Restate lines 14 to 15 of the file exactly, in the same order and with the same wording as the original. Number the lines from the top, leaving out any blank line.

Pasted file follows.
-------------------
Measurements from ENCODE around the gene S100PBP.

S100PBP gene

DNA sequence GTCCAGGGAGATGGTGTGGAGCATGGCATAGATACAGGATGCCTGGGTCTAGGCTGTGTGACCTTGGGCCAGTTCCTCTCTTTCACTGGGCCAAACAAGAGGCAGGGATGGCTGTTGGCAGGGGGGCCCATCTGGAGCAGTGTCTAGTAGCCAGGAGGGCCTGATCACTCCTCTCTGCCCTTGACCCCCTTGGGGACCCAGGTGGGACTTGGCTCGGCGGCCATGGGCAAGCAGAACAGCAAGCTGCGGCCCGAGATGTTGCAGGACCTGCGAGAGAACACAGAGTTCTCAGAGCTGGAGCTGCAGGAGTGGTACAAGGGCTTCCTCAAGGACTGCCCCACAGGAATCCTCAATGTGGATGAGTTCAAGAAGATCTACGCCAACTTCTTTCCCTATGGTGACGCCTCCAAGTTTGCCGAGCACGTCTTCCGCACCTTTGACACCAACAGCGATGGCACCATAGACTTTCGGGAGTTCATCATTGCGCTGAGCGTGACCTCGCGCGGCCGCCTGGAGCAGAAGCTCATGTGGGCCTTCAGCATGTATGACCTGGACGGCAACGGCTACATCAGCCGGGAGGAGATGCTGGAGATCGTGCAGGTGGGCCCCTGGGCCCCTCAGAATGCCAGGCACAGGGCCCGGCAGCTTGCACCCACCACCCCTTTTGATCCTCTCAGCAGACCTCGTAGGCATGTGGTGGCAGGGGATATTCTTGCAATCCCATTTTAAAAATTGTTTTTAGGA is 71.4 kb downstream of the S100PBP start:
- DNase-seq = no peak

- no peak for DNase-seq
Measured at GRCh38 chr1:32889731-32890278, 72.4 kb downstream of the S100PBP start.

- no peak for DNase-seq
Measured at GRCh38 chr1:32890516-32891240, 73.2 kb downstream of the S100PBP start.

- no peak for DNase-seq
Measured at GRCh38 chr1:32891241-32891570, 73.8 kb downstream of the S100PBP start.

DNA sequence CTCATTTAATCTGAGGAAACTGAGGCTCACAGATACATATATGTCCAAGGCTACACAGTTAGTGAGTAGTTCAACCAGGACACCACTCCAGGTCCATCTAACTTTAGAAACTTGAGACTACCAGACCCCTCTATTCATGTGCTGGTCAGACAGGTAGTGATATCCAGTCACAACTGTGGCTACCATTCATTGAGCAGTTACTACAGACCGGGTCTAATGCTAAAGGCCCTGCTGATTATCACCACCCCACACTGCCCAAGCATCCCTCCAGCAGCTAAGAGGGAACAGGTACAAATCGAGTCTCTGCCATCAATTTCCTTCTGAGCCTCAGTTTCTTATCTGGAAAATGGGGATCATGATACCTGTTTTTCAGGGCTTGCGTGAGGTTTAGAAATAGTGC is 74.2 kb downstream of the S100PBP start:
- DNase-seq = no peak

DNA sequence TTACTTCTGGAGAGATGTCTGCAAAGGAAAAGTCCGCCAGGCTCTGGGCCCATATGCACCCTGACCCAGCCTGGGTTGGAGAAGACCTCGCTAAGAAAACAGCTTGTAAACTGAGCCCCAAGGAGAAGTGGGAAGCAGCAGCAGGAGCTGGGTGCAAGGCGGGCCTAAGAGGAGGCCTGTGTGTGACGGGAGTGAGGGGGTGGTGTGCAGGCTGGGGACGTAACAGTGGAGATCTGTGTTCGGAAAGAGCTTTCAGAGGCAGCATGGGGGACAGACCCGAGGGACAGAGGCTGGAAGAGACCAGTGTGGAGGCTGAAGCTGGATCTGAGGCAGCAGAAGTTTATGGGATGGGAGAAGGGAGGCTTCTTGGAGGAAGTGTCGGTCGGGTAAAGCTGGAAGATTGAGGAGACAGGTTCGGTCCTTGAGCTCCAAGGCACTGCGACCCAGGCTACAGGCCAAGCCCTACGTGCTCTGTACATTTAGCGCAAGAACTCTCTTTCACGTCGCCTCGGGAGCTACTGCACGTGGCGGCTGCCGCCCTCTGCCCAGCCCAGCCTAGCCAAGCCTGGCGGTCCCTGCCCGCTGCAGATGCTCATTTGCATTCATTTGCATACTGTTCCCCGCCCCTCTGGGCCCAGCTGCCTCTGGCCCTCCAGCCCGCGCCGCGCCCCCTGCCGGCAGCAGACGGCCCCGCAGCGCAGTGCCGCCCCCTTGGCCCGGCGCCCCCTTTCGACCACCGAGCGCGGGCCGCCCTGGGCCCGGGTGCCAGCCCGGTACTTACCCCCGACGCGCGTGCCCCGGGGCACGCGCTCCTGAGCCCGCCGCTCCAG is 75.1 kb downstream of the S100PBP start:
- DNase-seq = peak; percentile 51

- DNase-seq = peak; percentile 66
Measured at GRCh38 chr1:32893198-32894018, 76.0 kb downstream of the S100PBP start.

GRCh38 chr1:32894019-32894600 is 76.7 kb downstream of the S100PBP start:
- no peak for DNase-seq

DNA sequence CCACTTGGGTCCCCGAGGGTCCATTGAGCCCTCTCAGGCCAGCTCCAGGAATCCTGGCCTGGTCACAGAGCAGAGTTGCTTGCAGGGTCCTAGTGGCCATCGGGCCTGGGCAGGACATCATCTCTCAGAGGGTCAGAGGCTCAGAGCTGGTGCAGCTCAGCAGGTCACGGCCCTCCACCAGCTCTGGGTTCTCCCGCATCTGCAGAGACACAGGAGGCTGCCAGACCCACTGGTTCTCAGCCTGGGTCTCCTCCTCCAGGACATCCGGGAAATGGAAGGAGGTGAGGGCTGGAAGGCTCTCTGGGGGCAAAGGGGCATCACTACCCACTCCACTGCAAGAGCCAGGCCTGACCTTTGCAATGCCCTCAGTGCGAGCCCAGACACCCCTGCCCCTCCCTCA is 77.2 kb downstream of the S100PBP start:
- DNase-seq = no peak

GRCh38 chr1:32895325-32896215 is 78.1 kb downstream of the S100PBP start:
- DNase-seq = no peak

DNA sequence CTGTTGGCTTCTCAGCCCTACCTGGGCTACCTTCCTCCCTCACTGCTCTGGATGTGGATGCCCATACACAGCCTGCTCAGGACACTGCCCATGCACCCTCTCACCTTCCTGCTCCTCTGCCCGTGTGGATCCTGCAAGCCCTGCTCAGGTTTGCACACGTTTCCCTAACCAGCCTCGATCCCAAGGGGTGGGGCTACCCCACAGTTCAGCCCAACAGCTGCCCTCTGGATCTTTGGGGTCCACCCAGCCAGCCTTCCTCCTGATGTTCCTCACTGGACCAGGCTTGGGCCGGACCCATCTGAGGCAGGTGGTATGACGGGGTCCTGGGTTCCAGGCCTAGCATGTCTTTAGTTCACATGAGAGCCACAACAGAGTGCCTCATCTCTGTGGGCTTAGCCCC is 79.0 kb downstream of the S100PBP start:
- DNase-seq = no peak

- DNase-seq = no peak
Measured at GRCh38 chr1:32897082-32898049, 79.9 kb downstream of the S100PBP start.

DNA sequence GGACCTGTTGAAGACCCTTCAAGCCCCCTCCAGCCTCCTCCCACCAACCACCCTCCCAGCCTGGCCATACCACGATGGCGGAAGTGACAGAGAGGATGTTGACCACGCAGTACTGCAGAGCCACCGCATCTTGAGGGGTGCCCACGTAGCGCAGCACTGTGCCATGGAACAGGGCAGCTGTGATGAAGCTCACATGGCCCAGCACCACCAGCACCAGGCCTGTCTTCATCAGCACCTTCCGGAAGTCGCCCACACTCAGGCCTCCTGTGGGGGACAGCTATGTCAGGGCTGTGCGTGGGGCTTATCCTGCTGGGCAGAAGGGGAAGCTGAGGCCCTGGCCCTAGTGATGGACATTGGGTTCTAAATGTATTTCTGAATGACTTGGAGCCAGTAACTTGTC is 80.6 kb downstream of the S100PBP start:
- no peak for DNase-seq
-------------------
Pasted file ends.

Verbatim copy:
- DNase-seq = peak; percentile 51

- DNase-seq = peak; percentile 66